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Adryana Cordeiro, Speaker at Food and Nutrition Conferences
Universidad Iberoamericana, Mexico


The prevalence of obesity is growing exponentially worldwide, and current projections predict that more than 1 billion individuals will have obesity by 2030. The distribution of body fat is an important aspect to assess risks in the development of obesity-related metabolic dysfunction

The body mass index (BMI) is the most used tool in clinical practice; however, it is characterized by low precision and low sensitivity and there is a large inter-individual variability.

Thus, additional body composition assessment parameters should be used to assess the increase in the accumulation of visceral adipose tissue (VAT) in obesity, once VAT inflammation is associated with development of obesity-related metabolic disorders, such as systemic insulin resistance, type 2 diabetes mellitus, and metabolic associated fatty liver disease, and evidence suggests that it may play a critical role in this scenario. In people with obesity, the presence of nutritional deficiencies is common. Vitamin D (VD) has a strongly established relationship with fat distribution and appears to play a peculiar role in the regulation of numerous metabolic processes.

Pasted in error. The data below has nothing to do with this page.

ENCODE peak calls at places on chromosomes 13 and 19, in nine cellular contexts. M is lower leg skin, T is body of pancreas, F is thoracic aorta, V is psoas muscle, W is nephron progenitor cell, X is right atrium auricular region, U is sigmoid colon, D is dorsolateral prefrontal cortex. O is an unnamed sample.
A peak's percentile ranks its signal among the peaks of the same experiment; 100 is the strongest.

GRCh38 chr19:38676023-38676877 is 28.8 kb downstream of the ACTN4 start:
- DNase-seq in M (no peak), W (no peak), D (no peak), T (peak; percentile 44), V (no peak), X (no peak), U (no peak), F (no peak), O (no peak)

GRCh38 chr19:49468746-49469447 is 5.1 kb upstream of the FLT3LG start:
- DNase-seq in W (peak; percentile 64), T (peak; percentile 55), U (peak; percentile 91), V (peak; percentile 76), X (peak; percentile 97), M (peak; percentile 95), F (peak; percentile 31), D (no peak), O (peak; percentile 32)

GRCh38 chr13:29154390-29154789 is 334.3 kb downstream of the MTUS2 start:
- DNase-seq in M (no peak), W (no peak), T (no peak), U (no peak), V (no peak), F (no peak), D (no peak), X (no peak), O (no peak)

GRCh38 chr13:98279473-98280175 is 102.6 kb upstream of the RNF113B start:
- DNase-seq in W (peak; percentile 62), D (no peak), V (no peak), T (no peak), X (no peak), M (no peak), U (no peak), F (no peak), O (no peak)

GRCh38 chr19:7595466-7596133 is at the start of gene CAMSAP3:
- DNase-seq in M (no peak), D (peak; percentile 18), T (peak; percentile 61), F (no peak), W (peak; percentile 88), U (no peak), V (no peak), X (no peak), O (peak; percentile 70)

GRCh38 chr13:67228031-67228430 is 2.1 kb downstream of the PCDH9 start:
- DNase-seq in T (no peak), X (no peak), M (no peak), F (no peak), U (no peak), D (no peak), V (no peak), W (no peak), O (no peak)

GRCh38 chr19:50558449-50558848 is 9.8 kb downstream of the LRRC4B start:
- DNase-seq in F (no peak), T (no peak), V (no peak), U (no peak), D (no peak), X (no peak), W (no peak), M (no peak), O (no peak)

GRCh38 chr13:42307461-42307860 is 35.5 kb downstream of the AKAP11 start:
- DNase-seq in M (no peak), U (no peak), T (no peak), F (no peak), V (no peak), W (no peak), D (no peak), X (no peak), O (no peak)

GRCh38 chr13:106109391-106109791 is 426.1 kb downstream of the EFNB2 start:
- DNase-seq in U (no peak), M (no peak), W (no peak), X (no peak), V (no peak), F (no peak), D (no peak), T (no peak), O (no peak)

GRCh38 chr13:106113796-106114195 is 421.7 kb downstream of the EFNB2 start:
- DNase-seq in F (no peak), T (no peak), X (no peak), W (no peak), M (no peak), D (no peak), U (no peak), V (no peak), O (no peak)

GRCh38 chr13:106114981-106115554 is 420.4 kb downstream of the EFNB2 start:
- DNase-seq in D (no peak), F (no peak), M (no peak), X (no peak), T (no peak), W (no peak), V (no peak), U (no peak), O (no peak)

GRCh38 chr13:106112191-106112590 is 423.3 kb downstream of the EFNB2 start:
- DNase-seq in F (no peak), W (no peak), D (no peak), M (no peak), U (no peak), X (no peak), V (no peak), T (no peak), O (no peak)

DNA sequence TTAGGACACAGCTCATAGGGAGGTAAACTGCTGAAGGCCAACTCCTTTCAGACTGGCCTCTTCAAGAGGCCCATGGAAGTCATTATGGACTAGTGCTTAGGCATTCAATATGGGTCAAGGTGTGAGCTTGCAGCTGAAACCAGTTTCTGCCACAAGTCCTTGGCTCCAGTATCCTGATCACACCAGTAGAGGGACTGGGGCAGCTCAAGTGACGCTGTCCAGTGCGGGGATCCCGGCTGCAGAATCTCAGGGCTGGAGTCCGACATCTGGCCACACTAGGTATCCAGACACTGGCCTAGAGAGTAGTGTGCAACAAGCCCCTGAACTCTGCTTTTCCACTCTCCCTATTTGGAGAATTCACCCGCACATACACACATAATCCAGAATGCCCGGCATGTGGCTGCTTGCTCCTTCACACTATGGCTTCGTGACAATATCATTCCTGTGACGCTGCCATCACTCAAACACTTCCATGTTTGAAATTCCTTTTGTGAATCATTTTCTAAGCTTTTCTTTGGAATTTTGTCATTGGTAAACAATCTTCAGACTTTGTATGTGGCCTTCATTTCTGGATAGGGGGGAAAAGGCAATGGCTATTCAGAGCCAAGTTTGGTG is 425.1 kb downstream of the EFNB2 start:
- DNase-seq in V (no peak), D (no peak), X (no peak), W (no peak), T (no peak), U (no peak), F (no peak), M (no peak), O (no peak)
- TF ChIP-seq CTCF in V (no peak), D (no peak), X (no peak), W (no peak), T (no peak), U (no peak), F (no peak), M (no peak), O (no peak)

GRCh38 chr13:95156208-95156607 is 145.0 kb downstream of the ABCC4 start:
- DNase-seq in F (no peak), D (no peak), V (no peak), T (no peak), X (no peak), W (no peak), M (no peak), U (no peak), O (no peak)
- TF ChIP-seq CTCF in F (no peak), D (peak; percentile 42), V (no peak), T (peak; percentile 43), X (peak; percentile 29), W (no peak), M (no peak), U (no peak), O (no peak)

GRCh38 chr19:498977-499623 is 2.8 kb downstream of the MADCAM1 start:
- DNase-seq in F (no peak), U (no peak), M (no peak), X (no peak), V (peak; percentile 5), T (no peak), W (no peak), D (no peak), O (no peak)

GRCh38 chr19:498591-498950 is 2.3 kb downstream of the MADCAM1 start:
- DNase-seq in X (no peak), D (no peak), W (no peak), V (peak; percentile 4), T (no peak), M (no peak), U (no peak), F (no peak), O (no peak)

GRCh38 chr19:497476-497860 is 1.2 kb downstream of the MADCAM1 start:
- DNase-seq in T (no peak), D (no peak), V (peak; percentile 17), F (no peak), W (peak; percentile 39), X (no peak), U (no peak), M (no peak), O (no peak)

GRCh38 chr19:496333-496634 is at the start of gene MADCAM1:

Bariatric surgery may be the most efficacious intervention for losing the excess of body weight and prevention/remission of the associated metabolic disorders. The speech aims to evaluate the relationship between serum concentrations of 25- hydroxyvitamin D (25(OH)D) and the reduction of body fat, especially the compartments in which fat is located, considering the nutritional status of VD in individuals with obesity undergoing the Roux-en-Y gastric bypass (RYGB), after 12 months of follow-up using two different vitamin D3 (VD3) supplementation protocols.

Audience Take Away Notes:

• Obesity is related to nutritional deficiencies; one is vitamin D deficiency (VDD).

• VD has a relationship with fat mass and an important role in metabolic processes.

• Fat mass distribution is relevant to assess the development of metabolic dysfunction.


Prof. Dr Adryana Cordeiro is a Clinical Nutritionist, PhD and MSc in Science of Medical Clinic Program/Faculty of Medicine/University Federal of Rio de Janeiro (UFRJ)/Brazil. Professor of Universidad Iberoamericana Puerto Rico and Mexico. Researcher of Micronutrients Research Center (NPqM)/ University Federal of Rio de Janeiro/Brazil. Researcher of Post-doc/Institute of Nutrition Josué de Castro/ University Federal of Rio de Janeiro/Brazil. Researcher of Post-doc/ Biomedicine Department/ Biochemistry Unit/ Faculty of Medicine/ University of Porto – Portugal and Director of Institute Adryana Cordeiro